Hubble Telescope Captures Epic Collision of Three Cosmic Giants, and It's Amazing – Teach Me About Science

681 million light-years from Earth, something amazing has been imaged by the Hubble Space Telescope: not just one galaxy, but three galaxies and the massive tear that resulted from the collision. Three galaxies will become one, which is known as a triple merger.

These events are unique to us, but are actually more common than they appear throughout the universe. Even the Milky Way Galaxy has undergone such violent collisions, and more are expected in the future. Studying such events gives us the knowledge to understand how massive galaxies grow and evolve over millions and billions of years, our origins, as well as the evolution of the universe itself.

The image, called IC 2431, shows what appears to be a triple collision taking place 681 million light-years from Earth in the constellation Cancer. A turbulent combination of star formation and tidal distortions caused by the gravitational interactions of this galactic trio can be seen. The center of the image is obscured by a dense dust cloud, although light from the background galaxy can be seen streaming through its outer edges.

According to NASAThis image is one of a series of Hubble observations looking at weird and wonderful galaxies found by the Citizen Science Project at the Galaxy Zoo. The project called on more than 100,000 volunteers to classify images of 900,000 galaxies taken by the Hubble Telescope that had never been closely examined. Then, using Hubble's powerful Advanced Camera Survey (ACS), astronomers took a closer look at some of the more unusual galaxies the volunteers had identified. “The project accomplished what would have been years of work for a professional astronomer in just 175 days, and led to a steady stream of similar citizen science astronomy projects.”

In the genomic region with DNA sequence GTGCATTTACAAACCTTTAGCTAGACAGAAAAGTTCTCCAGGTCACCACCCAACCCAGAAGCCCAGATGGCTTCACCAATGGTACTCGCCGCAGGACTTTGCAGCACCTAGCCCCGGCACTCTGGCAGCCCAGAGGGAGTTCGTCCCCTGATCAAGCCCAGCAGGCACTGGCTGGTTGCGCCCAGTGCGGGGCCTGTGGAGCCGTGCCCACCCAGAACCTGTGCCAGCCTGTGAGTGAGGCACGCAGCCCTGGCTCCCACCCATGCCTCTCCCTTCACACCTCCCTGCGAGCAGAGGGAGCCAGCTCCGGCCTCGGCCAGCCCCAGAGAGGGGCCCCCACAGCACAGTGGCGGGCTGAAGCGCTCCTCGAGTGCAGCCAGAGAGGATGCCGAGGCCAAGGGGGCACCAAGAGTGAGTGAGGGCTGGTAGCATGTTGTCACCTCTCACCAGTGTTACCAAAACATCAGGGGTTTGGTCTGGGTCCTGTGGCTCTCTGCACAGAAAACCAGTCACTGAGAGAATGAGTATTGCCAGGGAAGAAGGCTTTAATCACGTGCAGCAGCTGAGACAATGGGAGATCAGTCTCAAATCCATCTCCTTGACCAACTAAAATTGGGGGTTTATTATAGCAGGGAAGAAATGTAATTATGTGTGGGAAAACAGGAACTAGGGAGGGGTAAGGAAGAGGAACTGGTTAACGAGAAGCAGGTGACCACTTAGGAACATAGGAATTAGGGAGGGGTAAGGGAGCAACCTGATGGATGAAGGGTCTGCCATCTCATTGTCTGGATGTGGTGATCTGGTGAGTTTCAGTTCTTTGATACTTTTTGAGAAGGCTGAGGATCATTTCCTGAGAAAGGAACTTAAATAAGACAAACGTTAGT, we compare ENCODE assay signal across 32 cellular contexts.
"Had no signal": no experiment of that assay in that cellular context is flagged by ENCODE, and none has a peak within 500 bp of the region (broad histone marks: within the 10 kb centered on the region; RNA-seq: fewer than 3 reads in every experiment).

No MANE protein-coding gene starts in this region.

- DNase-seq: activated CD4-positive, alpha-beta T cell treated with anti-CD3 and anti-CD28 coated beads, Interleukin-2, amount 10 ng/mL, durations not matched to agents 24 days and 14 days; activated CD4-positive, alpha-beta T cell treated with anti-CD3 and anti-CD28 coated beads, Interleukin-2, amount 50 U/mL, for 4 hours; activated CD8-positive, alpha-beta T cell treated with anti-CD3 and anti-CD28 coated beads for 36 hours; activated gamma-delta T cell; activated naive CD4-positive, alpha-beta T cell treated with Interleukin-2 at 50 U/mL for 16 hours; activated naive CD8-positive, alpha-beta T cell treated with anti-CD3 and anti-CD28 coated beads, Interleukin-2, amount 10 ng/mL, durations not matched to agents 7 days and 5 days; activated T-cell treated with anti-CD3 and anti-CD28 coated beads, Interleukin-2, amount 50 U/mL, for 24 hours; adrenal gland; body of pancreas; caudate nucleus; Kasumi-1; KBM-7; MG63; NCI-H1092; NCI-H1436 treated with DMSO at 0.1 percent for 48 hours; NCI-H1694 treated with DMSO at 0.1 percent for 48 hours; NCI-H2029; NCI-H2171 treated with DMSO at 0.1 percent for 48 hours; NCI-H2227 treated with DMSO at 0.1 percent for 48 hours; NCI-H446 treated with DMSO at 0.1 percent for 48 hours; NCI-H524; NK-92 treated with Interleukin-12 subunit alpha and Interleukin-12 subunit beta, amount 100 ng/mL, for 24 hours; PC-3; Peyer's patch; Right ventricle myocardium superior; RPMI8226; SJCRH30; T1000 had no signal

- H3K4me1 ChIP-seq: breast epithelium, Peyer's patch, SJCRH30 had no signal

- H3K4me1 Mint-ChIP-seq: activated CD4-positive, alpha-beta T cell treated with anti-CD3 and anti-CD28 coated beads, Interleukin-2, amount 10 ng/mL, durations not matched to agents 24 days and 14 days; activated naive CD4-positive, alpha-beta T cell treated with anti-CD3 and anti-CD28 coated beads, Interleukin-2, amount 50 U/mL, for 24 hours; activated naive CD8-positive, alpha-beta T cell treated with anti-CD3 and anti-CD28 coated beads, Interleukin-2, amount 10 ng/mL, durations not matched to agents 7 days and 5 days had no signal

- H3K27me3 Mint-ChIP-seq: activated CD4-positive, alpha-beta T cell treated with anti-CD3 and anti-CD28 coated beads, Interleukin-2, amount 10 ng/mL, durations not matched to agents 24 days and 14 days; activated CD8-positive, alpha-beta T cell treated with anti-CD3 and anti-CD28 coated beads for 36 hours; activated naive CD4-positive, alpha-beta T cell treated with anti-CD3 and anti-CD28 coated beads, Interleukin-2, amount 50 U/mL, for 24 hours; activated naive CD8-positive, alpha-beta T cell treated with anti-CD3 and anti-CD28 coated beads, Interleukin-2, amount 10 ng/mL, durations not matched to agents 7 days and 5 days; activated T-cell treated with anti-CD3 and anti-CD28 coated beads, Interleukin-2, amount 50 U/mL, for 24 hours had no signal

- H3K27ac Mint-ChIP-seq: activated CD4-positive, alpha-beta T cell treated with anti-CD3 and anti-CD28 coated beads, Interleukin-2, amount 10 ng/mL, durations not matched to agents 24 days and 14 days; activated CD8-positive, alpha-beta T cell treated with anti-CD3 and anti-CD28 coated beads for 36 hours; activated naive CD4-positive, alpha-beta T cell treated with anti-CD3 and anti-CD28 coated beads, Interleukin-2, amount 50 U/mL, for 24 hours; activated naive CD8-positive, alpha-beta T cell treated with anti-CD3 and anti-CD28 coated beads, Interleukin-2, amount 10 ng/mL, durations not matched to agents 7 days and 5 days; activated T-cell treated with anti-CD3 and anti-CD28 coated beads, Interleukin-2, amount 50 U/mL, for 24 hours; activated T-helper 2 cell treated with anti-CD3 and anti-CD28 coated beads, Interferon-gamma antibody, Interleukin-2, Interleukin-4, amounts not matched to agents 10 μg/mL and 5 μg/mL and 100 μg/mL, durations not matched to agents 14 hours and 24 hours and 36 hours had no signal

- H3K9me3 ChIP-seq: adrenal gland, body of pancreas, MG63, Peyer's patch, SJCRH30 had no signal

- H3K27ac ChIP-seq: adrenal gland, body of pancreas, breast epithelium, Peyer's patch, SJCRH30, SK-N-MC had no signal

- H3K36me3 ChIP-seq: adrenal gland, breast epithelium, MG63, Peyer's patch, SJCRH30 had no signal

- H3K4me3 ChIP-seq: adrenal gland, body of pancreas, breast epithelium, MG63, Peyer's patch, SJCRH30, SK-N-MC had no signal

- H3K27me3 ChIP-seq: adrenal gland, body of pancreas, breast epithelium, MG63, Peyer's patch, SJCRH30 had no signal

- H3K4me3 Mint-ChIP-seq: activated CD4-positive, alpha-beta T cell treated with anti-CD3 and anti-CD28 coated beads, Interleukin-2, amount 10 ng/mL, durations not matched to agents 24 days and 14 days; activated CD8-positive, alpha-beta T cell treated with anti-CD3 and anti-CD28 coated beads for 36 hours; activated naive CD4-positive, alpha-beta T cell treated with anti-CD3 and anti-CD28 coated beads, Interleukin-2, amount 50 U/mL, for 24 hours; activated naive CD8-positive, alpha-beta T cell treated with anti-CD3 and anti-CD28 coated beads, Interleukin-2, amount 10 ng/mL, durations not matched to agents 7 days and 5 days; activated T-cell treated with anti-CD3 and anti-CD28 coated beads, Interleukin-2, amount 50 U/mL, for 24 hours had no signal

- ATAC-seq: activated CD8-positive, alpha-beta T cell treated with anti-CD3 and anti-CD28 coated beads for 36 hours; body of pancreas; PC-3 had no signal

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Collision of three galaxies captured by the Hubble Space Telescope Credit: ESA/Hubble & NASA, W. Keel, Dark Energy Survey, DOE, FNAL, DECam, CTIO, NOIRLab/NSF/AURA, SDSS/J. Schmidt

As we mentioned before, our galaxy is not exempt from collisions and is on its way to a very exciting collision, as it will merge with the nearby Andromeda galaxy after about 4.5 billion years. This collision will completely change the view of the night sky, but as chaotic as it may seem, planetary systems (including our own) will likely end up unscathed. The gravitational effect of the collision can change the path of the stars, but the distance between them is too great for the stars to collide with each other. As galaxies collide, a vast sea of ​​material condenses, which will serve as a cradle for new stars.

Hubble is a joint mission between NASA and the European Space Agency. Since its launch in 1990, the Hubble Space Telescope has changed our fundamental understanding of the universe. Hubble's unique design, which allows astronauts to repair and upgrade it using advanced technology, has made it one of our most valuable observatories, bringing unprecedented new knowledge through observations of cosmic wonders.

To this day, Hubble continues to produce a dazzling variety of images that have amazed and inspired audiences, as is the case with this galactic trio, which gives us a lot to learn, in addition to its own special appearance. The more collisions are detected, the more accurate the model is that indicates the past and future evolution of the universe.

You can see the detailed picture in the website of European Space Agency Hubble.

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Lovell Loxley

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